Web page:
The first time I heard Nicole Edwards’ voice, it drew me down a Yukon College hallway during the 1998 Frostbite Music Festival and into one of the festival’s classroom venues.
There I found Nicole Edwards, new to the Yukon at that point, singing and playing guitar as part of the band The Gathering. Her rich vocal tones and warm stage presence turned me into an instant fan and created a memory I still carry with me today.
Now, Edwards is one of the territory’s best-known musicians. Her latest project is about to give Yukon audiences another opportunity to create a new and beautiful memory of what Edwards can do with music. On October 21st, she will celebrate her two decades in the territory with a fundraiser for Yukon Cares, a volunteer-driven organization that works to resettle and sponsor refugees in the territory.
“I have been saddened and distressed to see so many examples of racism and discrimination in the world today,” said Edwards. “As an artist, sharing my songs is one way I can contribute by spreading a positive message.”
A positive vibe is something Edwards has no shortage of. Despite the fact that she suffers from a chronic health condition called scleroderma – which causes pain and fatigue, and has robbed her of the ability to play guitar – she has found new ways to share her passion for music and live a happy life.
“One of my most effective strategies for a high quality of life is to produce joyful, stimulating creative experiences while collaborating with other artists,” said Edwards. “That’s what this concert will be for me and I hope it will also empower and uplift everyone who participates in the concert as a performer, volunteer or audience member.”
Although the concert will focus on Edwards’ original repertoire, she will share the spotlight with others. Edwards has brought together singers from a variety of choirs and duos to form a small choir.
The group will present a brand new choral arrangement of one of her original songs, Love, Serve and Uplift, which is on Edwards’ most recent album Genre Bender. The choral arrangement was written by another Whitehorse musician, Olivier de Colombel, as part of a mentorship Edwards did with him, funded by an Advanced Artist Award from the Yukon government. “This is my gift to myself,” Edwards said. “It’s long been a dream of mine to hear a choir sing some of my music.”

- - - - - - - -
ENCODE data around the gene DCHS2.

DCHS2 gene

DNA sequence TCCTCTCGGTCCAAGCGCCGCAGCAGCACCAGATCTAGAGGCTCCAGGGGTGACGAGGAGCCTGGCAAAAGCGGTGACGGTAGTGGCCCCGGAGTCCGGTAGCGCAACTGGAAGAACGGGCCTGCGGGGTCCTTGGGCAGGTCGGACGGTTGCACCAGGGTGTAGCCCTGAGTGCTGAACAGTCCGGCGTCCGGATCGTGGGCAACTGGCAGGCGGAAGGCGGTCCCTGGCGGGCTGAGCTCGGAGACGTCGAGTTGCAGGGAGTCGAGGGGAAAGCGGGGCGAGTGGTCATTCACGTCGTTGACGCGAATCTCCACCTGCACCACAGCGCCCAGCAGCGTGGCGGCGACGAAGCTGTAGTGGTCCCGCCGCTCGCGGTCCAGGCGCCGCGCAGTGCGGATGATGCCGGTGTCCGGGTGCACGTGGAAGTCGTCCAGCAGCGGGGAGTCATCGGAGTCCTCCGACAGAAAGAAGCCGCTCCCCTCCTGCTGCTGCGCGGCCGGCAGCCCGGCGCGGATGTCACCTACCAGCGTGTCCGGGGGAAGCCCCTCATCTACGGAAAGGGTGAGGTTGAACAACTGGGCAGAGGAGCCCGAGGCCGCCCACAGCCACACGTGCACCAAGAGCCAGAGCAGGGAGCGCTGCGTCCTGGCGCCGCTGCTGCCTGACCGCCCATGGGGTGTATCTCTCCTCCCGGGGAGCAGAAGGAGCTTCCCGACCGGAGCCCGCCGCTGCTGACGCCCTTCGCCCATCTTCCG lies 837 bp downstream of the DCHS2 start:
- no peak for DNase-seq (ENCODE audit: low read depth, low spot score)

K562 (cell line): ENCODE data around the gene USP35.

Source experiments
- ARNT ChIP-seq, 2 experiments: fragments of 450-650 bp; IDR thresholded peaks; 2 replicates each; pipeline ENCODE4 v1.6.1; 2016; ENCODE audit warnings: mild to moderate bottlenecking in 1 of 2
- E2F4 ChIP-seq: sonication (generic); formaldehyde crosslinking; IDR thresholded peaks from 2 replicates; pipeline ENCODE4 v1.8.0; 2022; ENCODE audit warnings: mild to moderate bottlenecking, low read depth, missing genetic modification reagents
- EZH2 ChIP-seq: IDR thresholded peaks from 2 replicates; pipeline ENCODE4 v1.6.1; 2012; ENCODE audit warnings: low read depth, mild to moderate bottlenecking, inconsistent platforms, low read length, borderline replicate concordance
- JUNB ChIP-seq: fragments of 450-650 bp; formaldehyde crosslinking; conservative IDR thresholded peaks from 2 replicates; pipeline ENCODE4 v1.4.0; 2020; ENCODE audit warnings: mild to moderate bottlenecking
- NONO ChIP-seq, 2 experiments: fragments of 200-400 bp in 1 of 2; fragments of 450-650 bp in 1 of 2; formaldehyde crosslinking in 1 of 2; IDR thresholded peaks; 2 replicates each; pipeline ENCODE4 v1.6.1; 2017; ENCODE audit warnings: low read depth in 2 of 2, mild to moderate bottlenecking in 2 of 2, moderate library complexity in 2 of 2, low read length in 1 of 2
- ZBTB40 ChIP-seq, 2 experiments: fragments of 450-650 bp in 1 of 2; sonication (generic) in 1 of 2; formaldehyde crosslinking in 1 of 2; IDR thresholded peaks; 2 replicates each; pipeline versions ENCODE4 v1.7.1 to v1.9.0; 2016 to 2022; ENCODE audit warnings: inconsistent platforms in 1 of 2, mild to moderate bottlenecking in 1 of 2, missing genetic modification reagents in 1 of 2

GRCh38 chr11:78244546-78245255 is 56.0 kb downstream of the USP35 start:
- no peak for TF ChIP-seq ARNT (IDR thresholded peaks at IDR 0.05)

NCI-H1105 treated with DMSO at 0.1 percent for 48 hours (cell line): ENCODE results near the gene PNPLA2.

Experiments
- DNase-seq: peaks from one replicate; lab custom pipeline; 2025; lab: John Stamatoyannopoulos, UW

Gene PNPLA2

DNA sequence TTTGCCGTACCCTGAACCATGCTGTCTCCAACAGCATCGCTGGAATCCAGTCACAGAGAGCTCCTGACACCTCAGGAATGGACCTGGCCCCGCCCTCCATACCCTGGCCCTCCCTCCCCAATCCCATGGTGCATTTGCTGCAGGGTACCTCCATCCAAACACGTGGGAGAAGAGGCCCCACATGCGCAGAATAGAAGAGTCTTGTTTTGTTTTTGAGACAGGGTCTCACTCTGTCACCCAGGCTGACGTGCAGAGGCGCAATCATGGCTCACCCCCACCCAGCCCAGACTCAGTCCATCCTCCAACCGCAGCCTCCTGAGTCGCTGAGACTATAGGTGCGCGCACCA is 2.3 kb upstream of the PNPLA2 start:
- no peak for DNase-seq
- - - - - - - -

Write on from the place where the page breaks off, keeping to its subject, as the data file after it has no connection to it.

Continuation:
The concert will also include special performances from several talented, but rarely-heard Whitehorse singers whom Edwards admires: vocalist Rebecca Law and duo Lexi Joinson and Jasmine Sudlow.
“I’m such a fan of these wonderful singers and this concert is a great opportunity to hear them.”
The concert could also be a pivotal moment for Yukon Cares. The organization has already brought one family of Syrian refugees to Whitehorse and has completed fundraising and submitted applications for another family of five, and an individual. “We are continuing to work to bring refugees to a safer place,” said Raquel de Queiroz, Yukon Cares President. “We are almost there to have the 75 per cent of the money needed to put the application in place for another family of five. I am really hoping this concert will get us there.”
That won’t be the end of the fundraising work, though. The first Syrian family came under a federal program, which provided half the money. However, Yukon Cares is acting as a private sponsor this time and needs to raise 100 per cent of the budget.
“We are thrilled that Nicole has offered the generous gift of her amazing talent to the refugee cause,” said de Queiroz. “Nicole is such a talented and beautiful artist, with a message of love and service, which could not be more relevant today.”
The concert takes place Saturday, October 21, at 7:30 p.m. in the sanctuary of the United Church in Whitehorse.
There will be a social gathering held in the church basement from 6 p.m. to 7:30 p.m., with refreshments. Tickets include a complimentary dessert and hot beverage. For more information contact Yukon Cares at email@example.com, or on their Facebook page.